Improv Dance Pilates Lessons Glendale AZ

Local resource for improv dance pilates lessons in Glendale, AZ. Includes detailed information on local businesses that provide access to improv dance pilates lessons, pilates lessons, yoga classes, and improvisational dance studios, as well as advice and content on health and fitness, pilates, yoga, and improve dance.

Peoria Bally Total Fitness
5720 W Peoria Ave
Glendale, AZ
Programs & Services
Bilingual staff, Cardio Equipment, Child Center, Group Exercise Studio, Parking, Personal Training, Pilates, Pool, Reaction Cycling, Sauna, Steam Room, Whirl Pool, Yoga

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Core Dynamics Pilates
(602) 617-9810
20206 N. 32nd Place
Phoenix, AZ
Self + Rhythm In Motion
(480) 614-5241
9709 E. Mountain View Rd
Scottsdale, AZ
Tucson Bally Total Fitness
4690 N Oracle Rd
Tucson, AZ
Programs & Services
Bilingual staff, Cardio Equipment, Child Center, Group Exercise Studio, Indoor Track, Parking, Personal Training, Pilates, Pool, Reaction Cycling, Sauna, Silver Sneakers, Steam Room, Whirl Pool, Yoga

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Pilates Room
(602) 694-4045
Cave Creek Rd & Lone Mountain
Cave Creek, AZ
Linda Schmidt
(623) 810-5612
Sun City West, AZ
Strength Building, Weight Loss, Rehabilitation, Yoga, Pilates, Aerobics, Spin, Taichi
Schedule Type
American Council on Exercise, Certified Personal Trainer Cooper Institute, Certified as a Fitness Specialist for Older Adults Aquatic Exercise Association, Certified Aqua Instructor Arthritis Foundation, Certified Land, Aqua & Tai Chi Instructor RSVP, Certified Bone Builders Instructor Mad Dogg Spinning, Certified Spinning Instructor American Red Cross, Certified in Basic Water Safety American Heart Association, Certified in CPR/AED/First Aid
BA in Recreation with emphasis in Exercise Science
General Information
56 years old (trains both men and women)

Moving Breath Pilates
(480) 221-6465
10438 E. Helm Drive
Scottsdale, AZ
Pilates Place
(480) 236-9684
25031 N. Palomino Trail
Scottsdale, AZ
Core Training Inc
(480) 776-9671
Queen Creek & Arizona Ave
Chandler, AZ
Cave Creek Snap Fitness
(480) 595-0092
4705 E. Carefree Hwy Suite 131
Cave Creek, AZ
Programs & Services
Circuit Training, Elliptical Trainers, Free Weights, Personal Training, Pilates, Stair Climber, Stationary Bikes, Towel Service, Treadmill, Weight Machines

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Using Dance Improv and Pilates to Integrate Body and Mind

Pilates instructor Pat Guyton uses dance improv in conjunction with PilatesBy Pat Guyton

The longer I teach Pilates, the deeper I wish to journey into the principles Joe Pilates describes in his writings. I strive to allow the body and the mind to each have an equal opportunity of expression. Joseph Pilates wrote in Your Health , “neither the mind nor the body is supreme—one cannot be subordinated to the other. Both must be coordinated, in order not only to accomplish the maximum results with the minimum expenditure of mental and physical energy, but also to live as long as possible in normal health and enjoy the benefits of a useful and happy life.” (page 41)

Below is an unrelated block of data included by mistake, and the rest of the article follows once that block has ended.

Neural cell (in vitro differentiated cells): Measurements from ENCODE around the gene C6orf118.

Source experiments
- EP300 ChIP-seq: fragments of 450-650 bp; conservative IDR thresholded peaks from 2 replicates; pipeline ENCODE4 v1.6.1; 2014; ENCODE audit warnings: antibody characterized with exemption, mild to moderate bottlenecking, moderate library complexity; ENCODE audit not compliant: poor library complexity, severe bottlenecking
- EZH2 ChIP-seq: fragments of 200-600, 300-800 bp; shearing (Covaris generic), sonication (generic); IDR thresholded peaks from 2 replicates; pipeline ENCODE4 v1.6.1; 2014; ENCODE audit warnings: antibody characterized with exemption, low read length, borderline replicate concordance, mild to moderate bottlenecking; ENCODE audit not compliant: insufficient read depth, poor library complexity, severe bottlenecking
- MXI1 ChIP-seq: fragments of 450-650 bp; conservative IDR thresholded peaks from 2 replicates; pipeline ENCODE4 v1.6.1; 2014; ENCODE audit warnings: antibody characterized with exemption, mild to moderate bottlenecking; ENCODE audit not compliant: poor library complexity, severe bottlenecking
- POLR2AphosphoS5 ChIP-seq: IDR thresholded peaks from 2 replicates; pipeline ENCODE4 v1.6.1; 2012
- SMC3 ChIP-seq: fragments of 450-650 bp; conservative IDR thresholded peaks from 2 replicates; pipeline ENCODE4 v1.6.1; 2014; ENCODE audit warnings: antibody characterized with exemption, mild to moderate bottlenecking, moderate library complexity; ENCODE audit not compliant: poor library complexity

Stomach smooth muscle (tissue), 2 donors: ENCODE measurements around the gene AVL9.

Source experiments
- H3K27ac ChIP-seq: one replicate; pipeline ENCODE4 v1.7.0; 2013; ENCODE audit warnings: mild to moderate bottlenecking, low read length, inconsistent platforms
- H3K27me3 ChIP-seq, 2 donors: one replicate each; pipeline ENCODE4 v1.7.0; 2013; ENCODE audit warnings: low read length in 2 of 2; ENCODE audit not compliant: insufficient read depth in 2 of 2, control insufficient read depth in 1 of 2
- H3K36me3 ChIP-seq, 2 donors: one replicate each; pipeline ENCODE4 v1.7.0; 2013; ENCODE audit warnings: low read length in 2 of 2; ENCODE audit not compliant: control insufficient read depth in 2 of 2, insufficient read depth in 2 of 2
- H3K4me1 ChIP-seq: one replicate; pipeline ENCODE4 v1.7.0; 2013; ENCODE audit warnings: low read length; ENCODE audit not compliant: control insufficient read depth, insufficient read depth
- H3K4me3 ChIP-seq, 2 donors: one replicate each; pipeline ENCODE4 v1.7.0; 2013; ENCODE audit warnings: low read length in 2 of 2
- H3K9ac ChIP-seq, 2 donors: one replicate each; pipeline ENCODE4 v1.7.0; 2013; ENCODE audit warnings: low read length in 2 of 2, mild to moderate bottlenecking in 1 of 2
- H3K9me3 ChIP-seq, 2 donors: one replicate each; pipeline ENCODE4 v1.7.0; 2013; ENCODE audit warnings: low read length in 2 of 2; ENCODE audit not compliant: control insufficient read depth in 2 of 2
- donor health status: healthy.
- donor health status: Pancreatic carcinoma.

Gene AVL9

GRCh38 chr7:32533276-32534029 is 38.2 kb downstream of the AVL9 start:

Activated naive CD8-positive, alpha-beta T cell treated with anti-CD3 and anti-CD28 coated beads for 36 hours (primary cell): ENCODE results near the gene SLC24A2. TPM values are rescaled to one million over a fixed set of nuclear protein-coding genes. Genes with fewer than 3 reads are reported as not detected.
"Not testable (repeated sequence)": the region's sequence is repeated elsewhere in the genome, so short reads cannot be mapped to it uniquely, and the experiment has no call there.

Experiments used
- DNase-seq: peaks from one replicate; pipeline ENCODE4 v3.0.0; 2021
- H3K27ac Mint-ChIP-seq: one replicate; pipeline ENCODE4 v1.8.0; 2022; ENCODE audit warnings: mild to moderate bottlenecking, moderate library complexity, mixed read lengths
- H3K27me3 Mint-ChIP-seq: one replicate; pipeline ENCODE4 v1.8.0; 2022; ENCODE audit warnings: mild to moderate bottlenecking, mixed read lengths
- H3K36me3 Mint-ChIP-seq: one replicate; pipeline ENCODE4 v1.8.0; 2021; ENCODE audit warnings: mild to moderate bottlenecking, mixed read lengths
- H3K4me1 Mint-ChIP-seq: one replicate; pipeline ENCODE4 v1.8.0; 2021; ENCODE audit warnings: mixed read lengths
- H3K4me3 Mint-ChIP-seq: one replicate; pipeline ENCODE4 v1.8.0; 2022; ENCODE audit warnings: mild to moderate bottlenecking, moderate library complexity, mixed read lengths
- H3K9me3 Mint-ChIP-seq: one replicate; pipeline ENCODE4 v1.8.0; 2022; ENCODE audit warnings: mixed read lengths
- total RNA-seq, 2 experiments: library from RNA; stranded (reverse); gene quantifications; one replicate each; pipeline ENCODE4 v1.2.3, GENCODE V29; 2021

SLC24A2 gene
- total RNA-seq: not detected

In an effort to promote this harmony between mind and body I have been integrating the practice of dance improvisation at the end of some of my classes. I studied improv as a dancer for over a decade before I began teaching Pilates, and 11 years ago it occurred to me that my students might benefit from the practice, too.

Read on to learn why and how I introduced improve to my students—and how they responded.

The intention of this practice is the joy of discovery. The value is not based on virtuosity, but on authentic exploration of movement that is Pilates directed. In a class, many students are so focused on their limitations of performance within Pilates exercises that those with compulsive minds may leave with feelings of failure and self-judgment.

In improvisation, we learned to release the thought of the technique, to seek the freedom of exploring our own movement from feeling. We also learned to let go of any preconceived thoughts—we weren’t allowed to “plan” what we would do next. Of course, switching gears in a Pilates class—transitioning from following clear and concise instruction to utter freedom of movement—can be a bit intimidating and overwhelming.

To bring this to my students, I tried to create a supportive environment in the studio. Before delving fully into a practice like this, it may be worthwhile to warm your students to the idea by asking them to improvise for 30 to 60 seconds, or asking them to close their eyes during the first few times they begin to explore movement, hopefully eliminating any self-consciousness.

Once my students seemed ready to give it a shot, I began to experiment with adding 5 to 10 minutes of improvisation at the end of my 1-hour classes. Finding inspiration proved easy: each class was focused on one of the movement principles so I simply gave improvisation directions and suggestions inspired by the principle highlighted that day.

Keep in mind that improvisation for dancers will look like dance. Improvisation for Pilates students will look very introspective. It is not performance directed. The students will explore at different rates and within their own personal comfort zones. For example, if the theme for a class focused on how the arm and shoulder relate to exercises within the mat sequence, the suggestion for exploration during the imp...

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